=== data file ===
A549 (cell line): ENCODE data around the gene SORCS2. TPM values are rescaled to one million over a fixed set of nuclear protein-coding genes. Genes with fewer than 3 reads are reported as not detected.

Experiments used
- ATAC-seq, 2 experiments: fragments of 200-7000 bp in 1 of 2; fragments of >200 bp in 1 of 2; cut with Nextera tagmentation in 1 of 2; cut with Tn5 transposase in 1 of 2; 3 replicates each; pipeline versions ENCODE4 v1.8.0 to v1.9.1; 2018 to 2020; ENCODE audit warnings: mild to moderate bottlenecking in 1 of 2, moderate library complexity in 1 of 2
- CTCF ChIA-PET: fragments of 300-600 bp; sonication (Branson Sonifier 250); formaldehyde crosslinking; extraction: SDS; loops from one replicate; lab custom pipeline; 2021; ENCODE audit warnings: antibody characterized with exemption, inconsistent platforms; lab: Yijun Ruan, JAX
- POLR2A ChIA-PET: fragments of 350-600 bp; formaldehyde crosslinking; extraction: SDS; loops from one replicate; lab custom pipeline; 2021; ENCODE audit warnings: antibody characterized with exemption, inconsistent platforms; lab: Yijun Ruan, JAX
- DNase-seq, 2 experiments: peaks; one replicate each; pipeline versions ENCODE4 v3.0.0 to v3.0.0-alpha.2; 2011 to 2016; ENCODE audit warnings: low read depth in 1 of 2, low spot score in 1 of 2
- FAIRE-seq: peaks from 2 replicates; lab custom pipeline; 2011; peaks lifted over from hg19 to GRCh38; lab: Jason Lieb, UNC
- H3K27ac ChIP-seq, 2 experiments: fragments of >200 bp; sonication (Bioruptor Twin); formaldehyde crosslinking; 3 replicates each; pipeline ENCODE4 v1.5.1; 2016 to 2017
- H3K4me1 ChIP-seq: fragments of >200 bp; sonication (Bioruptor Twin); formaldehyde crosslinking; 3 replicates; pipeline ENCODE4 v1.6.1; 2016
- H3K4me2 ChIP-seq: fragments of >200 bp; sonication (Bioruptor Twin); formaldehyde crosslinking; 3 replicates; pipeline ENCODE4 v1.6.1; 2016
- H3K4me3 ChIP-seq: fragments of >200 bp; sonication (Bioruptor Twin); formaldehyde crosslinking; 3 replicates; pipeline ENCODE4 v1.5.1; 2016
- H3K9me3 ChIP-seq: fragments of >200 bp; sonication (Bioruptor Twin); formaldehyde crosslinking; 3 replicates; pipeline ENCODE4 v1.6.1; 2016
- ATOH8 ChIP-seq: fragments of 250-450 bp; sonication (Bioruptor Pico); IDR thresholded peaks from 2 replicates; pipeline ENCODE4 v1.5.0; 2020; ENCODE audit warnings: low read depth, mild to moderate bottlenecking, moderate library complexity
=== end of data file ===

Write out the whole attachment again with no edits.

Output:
A549 (cell line): ENCODE data around the gene SORCS2. TPM values are rescaled to one million over a fixed set of nuclear protein-coding genes. Genes with fewer than 3 reads are reported as not detected.

Experiments used
- ATAC-seq, 2 experiments: fragments of 200-7000 bp in 1 of 2; fragments of >200 bp in 1 of 2; cut with Nextera tagmentation in 1 of 2; cut with Tn5 transposase in 1 of 2; 3 replicates each; pipeline versions ENCODE4 v1.8.0 to v1.9.1; 2018 to 2020; ENCODE audit warnings: mild to moderate bottlenecking in 1 of 2, moderate library complexity in 1 of 2
- CTCF ChIA-PET: fragments of 300-600 bp; sonication (Branson Sonifier 250); formaldehyde crosslinking; extraction: SDS; loops from one replicate; lab custom pipeline; 2021; ENCODE audit warnings: antibody characterized with exemption, inconsistent platforms; lab: Yijun Ruan, JAX
- POLR2A ChIA-PET: fragments of 350-600 bp; formaldehyde crosslinking; extraction: SDS; loops from one replicate; lab custom pipeline; 2021; ENCODE audit warnings: antibody characterized with exemption, inconsistent platforms; lab: Yijun Ruan, JAX
- DNase-seq, 2 experiments: peaks; one replicate each; pipeline versions ENCODE4 v3.0.0 to v3.0.0-alpha.2; 2011 to 2016; ENCODE audit warnings: low read depth in 1 of 2, low spot score in 1 of 2
- FAIRE-seq: peaks from 2 replicates; lab custom pipeline; 2011; peaks lifted over from hg19 to GRCh38; lab: Jason Lieb, UNC
- H3K27ac ChIP-seq, 2 experiments: fragments of >200 bp; sonication (Bioruptor Twin); formaldehyde crosslinking; 3 replicates each; pipeline ENCODE4 v1.5.1; 2016 to 2017
- H3K4me1 ChIP-seq: fragments of >200 bp; sonication (Bioruptor Twin); formaldehyde crosslinking; 3 replicates; pipeline ENCODE4 v1.6.1; 2016
- H3K4me2 ChIP-seq: fragments of >200 bp; sonication (Bioruptor Twin); formaldehyde crosslinking; 3 replicates; pipeline ENCODE4 v1.6.1; 2016
- H3K4me3 ChIP-seq: fragments of >200 bp; sonication (Bioruptor Twin); formaldehyde crosslinking; 3 replicates; pipeline ENCODE4 v1.5.1; 2016
- H3K9me3 ChIP-seq: fragments of >200 bp; sonication (Bioruptor Twin); formaldehyde crosslinking; 3 replicates; pipeline ENCODE4 v1.6.1; 2016
- ATOH8 ChIP-seq: fragments of 250-450 bp; sonication (Bioruptor Pico); IDR thresholded peaks from 2 replicates; pipeline ENCODE4 v1.5.0; 2020; ENCODE audit warnings: low read depth, mild to moderate bottlenecking, moderate library complexity